Advancements in technology, lower price points and ease of access have seen interest around Black Friday grow every year. Brands need to be wary of automation, but also have to pique consumer interest ahead of what is fast becoming an online festivity reliant on technologies. When implemented correctly, the likes of AI can improve the overall experience right from the very first interaction between a brand and its consumers in advertising.

Seedtag data insights show us that in 2020 consumer interest and traffic increased across online publications,” says Dal Gill, VP Global Partnerships at Seedtag. “They also showed us that the overwhelming majority of this traffic (97%) was marked as brand safe, which meant that retailers were safe in the knowledge that their brand would be positioned amongst relevant and appropriate content.

“As cookies begin to be phased out, there has never been a better time to explore other solutions. The answer comes in the form of artificial intelligence (AI) – and more specifically, contextual AI. This year, contextual targeting can play a pivotal role in helping brands to maximize their returns on Black Friday. The technology allows them to track and analyze consumer interests around the event, and can even take data from previous years to help brands fully utilize Black Friday content without the need to use personal data.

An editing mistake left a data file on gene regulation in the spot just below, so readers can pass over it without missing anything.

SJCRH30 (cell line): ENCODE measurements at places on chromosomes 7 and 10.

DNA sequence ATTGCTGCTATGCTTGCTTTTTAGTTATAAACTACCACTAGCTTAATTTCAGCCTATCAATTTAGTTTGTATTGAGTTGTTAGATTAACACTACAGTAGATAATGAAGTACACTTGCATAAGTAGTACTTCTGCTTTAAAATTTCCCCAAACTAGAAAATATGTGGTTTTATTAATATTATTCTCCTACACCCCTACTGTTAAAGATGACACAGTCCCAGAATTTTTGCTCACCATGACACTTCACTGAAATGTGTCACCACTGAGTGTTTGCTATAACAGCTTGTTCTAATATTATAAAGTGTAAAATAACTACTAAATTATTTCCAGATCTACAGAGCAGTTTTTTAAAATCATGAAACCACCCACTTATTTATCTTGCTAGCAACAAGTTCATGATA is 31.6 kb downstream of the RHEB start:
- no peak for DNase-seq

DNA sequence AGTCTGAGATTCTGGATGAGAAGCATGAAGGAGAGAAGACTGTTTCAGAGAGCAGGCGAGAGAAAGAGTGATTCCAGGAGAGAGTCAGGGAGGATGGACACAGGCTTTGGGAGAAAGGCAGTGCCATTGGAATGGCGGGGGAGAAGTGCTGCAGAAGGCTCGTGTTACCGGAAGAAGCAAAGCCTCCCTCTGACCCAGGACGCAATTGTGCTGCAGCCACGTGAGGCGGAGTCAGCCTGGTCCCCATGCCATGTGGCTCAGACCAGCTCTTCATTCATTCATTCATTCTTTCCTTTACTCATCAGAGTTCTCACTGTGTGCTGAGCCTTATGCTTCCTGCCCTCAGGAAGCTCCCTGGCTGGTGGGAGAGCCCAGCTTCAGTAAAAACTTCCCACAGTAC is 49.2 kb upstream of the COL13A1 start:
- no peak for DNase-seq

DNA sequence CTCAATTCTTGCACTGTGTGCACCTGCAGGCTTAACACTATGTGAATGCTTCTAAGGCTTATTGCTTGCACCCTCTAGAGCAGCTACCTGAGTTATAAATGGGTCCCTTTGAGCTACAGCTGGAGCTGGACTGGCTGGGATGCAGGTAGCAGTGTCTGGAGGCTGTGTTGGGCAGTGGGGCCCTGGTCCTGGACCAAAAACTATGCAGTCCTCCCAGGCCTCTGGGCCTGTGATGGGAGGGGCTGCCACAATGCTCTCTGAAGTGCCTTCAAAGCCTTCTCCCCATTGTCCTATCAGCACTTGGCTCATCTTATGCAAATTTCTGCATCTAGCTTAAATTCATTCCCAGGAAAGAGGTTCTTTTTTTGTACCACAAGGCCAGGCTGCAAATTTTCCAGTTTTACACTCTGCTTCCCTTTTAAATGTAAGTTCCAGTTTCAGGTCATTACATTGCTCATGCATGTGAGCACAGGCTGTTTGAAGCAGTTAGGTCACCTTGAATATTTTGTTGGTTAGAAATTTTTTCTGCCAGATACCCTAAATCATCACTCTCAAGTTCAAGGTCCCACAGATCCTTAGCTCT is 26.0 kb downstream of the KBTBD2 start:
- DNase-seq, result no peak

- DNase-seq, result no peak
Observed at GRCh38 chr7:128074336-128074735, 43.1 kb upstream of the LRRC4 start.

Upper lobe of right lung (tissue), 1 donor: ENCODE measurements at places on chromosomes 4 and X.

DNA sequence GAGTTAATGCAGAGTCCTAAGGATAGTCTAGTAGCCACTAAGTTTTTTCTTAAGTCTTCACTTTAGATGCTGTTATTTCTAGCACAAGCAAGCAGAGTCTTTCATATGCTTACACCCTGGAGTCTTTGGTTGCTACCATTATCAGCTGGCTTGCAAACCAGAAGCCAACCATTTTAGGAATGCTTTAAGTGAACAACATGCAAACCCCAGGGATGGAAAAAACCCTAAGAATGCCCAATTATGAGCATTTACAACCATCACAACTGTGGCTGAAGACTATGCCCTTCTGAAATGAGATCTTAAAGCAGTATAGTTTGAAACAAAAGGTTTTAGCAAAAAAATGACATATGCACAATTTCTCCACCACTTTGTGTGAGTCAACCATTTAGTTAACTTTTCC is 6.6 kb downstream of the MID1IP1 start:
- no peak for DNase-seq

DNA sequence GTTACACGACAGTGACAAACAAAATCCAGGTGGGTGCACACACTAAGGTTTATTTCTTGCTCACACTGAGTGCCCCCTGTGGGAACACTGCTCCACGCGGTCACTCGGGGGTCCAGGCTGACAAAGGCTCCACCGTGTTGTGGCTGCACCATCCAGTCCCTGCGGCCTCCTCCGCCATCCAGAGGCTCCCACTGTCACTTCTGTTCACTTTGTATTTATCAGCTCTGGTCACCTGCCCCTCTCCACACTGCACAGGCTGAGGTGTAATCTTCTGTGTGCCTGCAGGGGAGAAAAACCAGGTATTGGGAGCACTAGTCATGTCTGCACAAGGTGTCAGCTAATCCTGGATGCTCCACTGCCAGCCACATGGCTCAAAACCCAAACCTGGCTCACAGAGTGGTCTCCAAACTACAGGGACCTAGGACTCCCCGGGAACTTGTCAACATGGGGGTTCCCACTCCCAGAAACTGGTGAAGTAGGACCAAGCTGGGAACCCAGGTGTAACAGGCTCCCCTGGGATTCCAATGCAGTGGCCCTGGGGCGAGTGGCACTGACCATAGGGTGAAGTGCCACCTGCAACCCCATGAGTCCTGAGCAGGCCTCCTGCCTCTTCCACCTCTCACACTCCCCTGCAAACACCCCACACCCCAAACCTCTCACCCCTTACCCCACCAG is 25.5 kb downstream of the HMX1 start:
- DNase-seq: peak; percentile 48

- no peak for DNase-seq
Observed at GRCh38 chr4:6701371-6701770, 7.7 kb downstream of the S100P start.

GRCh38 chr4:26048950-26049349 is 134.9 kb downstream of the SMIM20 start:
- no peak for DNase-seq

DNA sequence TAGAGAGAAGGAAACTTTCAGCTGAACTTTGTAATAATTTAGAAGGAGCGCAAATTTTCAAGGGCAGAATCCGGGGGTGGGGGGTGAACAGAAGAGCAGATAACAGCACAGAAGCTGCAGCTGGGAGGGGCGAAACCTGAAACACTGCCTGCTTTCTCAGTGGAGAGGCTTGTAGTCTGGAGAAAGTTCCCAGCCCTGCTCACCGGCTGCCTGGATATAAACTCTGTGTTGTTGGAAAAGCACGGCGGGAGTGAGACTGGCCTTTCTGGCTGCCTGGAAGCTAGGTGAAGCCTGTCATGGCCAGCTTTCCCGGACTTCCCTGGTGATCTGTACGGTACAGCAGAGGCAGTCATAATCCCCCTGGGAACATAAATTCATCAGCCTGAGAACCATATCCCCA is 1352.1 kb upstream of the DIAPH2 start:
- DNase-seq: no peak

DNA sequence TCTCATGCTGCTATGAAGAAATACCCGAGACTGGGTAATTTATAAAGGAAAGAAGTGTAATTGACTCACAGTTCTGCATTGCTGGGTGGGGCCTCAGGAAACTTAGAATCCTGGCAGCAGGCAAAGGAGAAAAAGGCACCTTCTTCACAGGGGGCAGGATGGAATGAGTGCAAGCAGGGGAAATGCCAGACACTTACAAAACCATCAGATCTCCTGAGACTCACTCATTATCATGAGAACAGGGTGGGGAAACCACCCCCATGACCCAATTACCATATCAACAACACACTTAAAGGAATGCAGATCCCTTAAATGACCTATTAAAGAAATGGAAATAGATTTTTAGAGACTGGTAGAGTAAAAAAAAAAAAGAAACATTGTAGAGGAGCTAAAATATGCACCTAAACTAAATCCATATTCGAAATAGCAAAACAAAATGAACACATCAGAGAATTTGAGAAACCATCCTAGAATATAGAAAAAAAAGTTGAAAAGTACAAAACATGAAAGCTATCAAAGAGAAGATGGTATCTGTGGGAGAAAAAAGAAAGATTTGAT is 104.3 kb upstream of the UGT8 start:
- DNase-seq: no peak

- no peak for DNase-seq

“With this insight, advertising teams can then utilize AI technologies that combine Computer Vision, Natural Language Processing and Deep Learning to understand the context of the page and provide the most relevant and engaging communications,” concludes Gill. “It also allows brands to determine which will be the most effective display ads to serve to audiences.”

Quentin Paquot, CEO of Qualifio, takes this a step further, championing the use of zero-party data through activities to provide more relevant results.

“By using interactive content to attract users, brands can also utilize the zero-party data gathered from their interactions to continue to target consumers more accurately throughout the festive season,” says Paquot. “This is vital as we move toward a cookieless future, as marketing teams must start finding ways to compliantly and reliably collect data during this busy period. Not only will interactive content allow them to target specific audiences much more accurately with formats that enhance the user experience, but it also ensures the company remains completely GDPR compliant during Black Friday.